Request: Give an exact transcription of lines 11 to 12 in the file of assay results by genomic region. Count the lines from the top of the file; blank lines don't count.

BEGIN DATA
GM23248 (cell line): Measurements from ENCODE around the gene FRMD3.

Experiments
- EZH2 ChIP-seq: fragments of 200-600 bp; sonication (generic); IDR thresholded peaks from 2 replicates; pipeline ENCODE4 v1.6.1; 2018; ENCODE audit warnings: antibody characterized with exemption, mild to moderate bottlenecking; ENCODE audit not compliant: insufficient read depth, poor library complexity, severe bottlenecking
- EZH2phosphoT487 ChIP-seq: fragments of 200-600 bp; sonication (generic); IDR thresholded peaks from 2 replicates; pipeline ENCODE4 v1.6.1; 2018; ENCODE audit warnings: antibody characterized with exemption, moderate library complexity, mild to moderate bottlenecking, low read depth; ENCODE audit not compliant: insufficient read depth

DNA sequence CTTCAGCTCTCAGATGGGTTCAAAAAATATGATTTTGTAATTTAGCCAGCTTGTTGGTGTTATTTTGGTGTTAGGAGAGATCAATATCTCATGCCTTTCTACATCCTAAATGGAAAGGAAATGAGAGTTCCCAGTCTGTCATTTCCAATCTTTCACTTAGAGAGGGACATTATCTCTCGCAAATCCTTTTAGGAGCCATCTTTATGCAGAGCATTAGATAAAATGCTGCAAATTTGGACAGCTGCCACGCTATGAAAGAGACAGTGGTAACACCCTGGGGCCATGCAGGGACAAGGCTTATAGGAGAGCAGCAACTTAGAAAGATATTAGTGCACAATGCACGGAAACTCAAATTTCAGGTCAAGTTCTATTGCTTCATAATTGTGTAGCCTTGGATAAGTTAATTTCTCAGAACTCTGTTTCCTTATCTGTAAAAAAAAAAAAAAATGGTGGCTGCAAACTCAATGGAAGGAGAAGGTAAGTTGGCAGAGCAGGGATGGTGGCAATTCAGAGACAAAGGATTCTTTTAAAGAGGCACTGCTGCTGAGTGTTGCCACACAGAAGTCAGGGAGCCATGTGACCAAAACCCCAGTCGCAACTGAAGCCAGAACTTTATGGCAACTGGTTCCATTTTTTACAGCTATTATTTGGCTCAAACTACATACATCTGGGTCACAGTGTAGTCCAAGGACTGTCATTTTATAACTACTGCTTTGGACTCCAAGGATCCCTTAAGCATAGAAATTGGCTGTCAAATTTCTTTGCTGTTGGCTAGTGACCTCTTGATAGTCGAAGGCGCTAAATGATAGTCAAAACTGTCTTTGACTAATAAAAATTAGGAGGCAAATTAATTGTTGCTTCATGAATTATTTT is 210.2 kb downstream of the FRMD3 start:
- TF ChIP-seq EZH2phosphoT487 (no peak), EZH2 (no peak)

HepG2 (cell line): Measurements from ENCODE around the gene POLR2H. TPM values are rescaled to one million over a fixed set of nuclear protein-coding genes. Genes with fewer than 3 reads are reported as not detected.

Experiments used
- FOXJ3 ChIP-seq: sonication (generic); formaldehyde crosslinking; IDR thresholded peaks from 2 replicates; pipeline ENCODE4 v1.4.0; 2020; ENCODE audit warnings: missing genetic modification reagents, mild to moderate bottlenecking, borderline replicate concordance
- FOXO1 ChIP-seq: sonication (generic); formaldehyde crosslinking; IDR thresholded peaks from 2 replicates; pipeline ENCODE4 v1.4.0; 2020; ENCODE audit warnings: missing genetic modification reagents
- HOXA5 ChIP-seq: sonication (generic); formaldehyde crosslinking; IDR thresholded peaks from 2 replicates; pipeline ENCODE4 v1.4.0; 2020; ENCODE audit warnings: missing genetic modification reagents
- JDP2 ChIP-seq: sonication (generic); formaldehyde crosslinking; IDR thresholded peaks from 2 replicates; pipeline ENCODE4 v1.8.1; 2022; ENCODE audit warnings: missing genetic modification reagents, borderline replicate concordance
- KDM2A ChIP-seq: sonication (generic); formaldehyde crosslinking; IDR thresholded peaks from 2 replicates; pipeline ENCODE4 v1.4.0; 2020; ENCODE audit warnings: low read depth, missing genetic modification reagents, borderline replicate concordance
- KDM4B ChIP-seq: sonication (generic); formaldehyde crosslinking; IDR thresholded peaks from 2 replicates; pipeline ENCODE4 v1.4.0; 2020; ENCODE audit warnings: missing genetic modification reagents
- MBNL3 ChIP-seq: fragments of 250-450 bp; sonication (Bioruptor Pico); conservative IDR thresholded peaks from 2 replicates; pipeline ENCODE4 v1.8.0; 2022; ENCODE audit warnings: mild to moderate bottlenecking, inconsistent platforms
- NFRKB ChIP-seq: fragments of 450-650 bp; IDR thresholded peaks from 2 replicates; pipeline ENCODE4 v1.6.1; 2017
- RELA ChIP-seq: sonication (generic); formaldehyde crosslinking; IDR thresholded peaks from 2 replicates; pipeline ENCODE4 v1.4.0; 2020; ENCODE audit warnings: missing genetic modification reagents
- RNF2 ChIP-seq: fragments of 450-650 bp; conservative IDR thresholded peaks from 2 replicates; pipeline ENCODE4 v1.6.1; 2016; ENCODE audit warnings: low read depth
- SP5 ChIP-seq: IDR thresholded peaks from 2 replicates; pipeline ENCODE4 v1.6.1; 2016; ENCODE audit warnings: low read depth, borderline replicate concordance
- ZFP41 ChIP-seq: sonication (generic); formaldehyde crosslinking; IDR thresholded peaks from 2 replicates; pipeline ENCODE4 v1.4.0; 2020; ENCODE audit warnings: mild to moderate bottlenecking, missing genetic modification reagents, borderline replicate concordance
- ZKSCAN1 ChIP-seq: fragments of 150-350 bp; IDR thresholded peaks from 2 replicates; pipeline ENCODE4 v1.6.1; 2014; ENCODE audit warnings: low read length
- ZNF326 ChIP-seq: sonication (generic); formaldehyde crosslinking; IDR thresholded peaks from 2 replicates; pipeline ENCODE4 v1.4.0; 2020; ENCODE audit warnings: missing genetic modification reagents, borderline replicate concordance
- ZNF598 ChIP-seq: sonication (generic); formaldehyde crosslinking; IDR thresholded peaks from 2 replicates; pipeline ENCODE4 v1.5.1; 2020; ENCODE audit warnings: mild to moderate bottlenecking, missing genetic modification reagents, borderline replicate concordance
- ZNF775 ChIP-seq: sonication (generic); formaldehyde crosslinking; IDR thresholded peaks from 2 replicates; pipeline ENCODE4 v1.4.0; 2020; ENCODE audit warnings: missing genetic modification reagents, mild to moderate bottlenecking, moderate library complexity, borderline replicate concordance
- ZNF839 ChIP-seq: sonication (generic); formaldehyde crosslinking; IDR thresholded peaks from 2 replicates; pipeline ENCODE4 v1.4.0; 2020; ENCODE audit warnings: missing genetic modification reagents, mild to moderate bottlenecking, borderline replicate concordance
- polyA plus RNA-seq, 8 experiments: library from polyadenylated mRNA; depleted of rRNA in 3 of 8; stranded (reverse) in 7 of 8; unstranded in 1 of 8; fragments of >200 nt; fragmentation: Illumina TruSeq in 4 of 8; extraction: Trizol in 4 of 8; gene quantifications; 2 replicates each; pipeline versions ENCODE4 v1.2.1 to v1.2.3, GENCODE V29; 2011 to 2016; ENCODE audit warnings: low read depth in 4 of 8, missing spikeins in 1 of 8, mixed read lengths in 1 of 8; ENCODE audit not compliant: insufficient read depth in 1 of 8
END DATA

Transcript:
- HOXA5 ChIP-seq: sonication (generic); formaldehyde crosslinking; IDR thresholded peaks from 2 replicates; pipeline ENCODE4 v1.4.0; 2020; ENCODE audit warnings: missing genetic modification reagents
- JDP2 ChIP-seq: sonication (generic); formaldehyde crosslinking; IDR thresholded peaks from 2 replicates; pipeline ENCODE4 v1.8.1; 2022; ENCODE audit warnings: missing genetic modification reagents, borderline replicate concordance